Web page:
President Donald Trump, arriving in Sacramento for a briefing on Western wildfires, continued to downplay the role of climate change in California’s horrific fire season, claimed the earth will soon begin cooling — and told California and other states to solve the problem by managing their forests more wisely.
Trump’s comments belied the broad consensus among scientists that climate change is contributing heavily to the worsening of wildfire seasons — and that the problem will get worse over time, not better. They also overlooked the fact that the federal government is a major owner and manager of forested lands in California.
Arriving at McClellan Park, the former Air Force base north of Sacramento, Trump received an earful from Gov. Gavin Newsom and others about climate change during a roundtable discussion.
Responding to comments from Wade Crowfoot, the secretary of the California Natural Resources Agency, the president said: “It will start getting cooler. Just you watch.”
Crowfoot disagreed with Trump and later tweeted a chart showing rising summertime temperatures in California over the years.
Trump also said, when asked about climate change and its effect on fire season, “I think a lot of things are possible.”
With wildfires raging in California, Oregon and Washington, the president said “there has to be good, strong forest management” and he’s been telling states for three years to embrace that.
“Hopefully they’ll start doing that,” he said.
Trump ignored the fact that the federal government manages much of the forested land in the West. Of the 33 million acres of forest in California, roughly 57% is owned and managed by the U.S. Forest Service or federal Bureau of Land Management, according to a report by the state’s Little Hoover Commission. State and local governments control only 3%, while the rest is private.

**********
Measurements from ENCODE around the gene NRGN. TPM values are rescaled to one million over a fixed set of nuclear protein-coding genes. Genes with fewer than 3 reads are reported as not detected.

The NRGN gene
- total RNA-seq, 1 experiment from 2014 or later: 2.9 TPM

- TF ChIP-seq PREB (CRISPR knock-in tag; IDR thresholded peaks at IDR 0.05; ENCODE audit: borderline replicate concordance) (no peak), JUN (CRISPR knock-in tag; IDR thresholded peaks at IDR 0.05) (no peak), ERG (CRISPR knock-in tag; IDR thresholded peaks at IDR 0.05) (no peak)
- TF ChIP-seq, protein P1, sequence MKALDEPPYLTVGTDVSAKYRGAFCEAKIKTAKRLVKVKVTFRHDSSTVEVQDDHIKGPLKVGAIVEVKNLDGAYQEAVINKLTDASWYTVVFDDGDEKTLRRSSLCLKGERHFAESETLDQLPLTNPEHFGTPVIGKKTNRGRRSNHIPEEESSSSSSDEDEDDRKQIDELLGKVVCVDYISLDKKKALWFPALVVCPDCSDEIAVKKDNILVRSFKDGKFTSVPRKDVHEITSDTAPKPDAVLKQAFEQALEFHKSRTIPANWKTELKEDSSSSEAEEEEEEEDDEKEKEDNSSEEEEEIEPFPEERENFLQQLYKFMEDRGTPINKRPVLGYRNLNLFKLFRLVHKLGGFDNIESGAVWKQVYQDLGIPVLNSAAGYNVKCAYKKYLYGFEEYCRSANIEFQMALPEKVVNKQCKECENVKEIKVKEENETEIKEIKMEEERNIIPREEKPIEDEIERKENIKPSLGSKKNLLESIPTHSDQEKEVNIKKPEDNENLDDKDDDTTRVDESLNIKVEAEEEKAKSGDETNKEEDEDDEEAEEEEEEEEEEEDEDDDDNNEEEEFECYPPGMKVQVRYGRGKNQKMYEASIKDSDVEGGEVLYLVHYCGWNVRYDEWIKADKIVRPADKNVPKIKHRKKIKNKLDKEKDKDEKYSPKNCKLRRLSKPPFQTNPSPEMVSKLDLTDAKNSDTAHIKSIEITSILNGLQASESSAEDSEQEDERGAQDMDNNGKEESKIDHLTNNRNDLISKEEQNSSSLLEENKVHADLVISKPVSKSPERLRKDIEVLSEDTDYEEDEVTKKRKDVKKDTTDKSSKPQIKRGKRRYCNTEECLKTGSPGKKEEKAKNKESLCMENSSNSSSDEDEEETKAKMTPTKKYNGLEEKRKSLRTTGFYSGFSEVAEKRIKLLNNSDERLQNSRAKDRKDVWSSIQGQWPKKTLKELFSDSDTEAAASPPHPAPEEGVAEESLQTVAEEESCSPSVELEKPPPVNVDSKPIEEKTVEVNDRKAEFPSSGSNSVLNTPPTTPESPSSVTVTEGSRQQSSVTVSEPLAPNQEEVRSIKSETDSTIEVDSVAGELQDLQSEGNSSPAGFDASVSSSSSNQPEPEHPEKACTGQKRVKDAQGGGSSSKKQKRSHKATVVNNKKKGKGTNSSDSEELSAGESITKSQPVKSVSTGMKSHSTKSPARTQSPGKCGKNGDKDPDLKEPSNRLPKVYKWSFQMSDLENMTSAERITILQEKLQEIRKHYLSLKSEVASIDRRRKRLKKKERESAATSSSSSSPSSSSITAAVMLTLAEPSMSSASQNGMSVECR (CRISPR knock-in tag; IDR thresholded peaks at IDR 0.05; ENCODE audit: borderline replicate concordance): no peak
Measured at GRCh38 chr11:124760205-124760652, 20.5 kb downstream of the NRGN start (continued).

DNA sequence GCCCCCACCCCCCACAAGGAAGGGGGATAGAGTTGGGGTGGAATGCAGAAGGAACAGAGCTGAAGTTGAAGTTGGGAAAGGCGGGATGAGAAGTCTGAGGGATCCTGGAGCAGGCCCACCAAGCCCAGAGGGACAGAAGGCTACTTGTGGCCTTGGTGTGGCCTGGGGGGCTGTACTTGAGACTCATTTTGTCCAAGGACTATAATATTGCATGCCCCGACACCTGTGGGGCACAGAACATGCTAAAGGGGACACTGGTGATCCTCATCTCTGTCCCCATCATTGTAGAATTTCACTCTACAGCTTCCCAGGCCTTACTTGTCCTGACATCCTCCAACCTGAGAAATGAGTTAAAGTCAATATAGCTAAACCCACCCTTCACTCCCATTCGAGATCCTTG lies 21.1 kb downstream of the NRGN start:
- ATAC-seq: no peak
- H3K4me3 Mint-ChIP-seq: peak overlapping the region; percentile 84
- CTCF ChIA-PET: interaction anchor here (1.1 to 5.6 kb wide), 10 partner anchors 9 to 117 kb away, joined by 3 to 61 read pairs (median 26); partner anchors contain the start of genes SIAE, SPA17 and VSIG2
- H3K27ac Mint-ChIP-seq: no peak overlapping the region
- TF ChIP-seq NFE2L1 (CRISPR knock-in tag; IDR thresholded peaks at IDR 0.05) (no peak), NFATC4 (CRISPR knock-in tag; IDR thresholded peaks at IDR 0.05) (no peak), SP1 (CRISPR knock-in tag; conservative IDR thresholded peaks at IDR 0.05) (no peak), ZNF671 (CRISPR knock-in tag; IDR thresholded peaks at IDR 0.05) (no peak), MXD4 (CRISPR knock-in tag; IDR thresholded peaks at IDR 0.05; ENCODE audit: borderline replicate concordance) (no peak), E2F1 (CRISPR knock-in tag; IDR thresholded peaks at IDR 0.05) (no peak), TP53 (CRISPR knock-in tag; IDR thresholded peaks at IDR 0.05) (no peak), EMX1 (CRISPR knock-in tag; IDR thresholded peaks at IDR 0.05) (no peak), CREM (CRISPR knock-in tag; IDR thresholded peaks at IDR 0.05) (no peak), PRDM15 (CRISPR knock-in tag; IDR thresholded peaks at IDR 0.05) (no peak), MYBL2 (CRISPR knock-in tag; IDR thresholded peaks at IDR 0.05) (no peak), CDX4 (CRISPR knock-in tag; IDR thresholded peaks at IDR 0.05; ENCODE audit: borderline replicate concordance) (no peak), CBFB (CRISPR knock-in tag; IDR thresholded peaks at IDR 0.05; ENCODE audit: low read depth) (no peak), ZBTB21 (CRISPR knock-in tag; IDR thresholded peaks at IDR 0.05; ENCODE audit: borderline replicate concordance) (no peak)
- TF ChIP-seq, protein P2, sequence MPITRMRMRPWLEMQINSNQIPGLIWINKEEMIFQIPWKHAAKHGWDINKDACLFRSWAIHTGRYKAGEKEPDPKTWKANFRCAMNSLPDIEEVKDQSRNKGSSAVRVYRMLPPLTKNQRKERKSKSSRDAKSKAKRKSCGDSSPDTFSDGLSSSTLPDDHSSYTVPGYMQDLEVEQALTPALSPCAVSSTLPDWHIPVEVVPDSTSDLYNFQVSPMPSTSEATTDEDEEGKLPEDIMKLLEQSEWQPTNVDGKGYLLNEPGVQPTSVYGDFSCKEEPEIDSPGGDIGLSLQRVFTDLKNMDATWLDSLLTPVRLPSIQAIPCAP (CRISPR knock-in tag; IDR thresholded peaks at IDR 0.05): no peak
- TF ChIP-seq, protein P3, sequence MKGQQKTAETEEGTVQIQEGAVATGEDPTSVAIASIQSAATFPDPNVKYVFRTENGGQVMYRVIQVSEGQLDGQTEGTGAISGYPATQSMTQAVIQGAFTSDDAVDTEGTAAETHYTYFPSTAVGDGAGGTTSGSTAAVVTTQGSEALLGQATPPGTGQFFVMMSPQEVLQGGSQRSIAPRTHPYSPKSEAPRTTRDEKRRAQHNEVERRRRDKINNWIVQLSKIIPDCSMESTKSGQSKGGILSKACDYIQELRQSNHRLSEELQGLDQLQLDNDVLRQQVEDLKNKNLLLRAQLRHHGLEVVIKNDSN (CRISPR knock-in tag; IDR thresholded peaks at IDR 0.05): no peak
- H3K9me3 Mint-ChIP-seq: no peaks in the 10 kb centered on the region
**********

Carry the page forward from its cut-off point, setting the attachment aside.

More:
“The state cannot require the federal government to manage its forests,” the commission wrote.
While Trump has railed about California’s forestry management practices before — at times threatening to withhold federal aid — his government has forged a partnership with Newsom’s administration on forest issues. Last month the two sides signed a memorandum of understanding promising to double the number of forested acres that are treated annually. Treatment generally means either mechanical thinning, by removing trees and brush, or through deliberately-set “prescribed burns.”
Newsom, after touring an area around Lake Oroville burned by wildfire last week, said the memorandum commits federal and state agencies to do more to reduce wildfire risks.
“There’s resources committed from the federal government,” he said. “It’s more than just a piece of paper.”
Trump’s remarks at McClellan also ignored that California’s 2020 wildfires aren’t simply a product of overgrown forests.
The major fires that started in August were ignited in a wide array of habitats — grasslands and scrubby chaparral, as well as forests lush with trees — on private and public lands.
All told, more than 3 million acres have burned in California, representing 3% of the state’s total landmass. In terms of acreage, 2020 is already the worst wildfire season in modern history in California.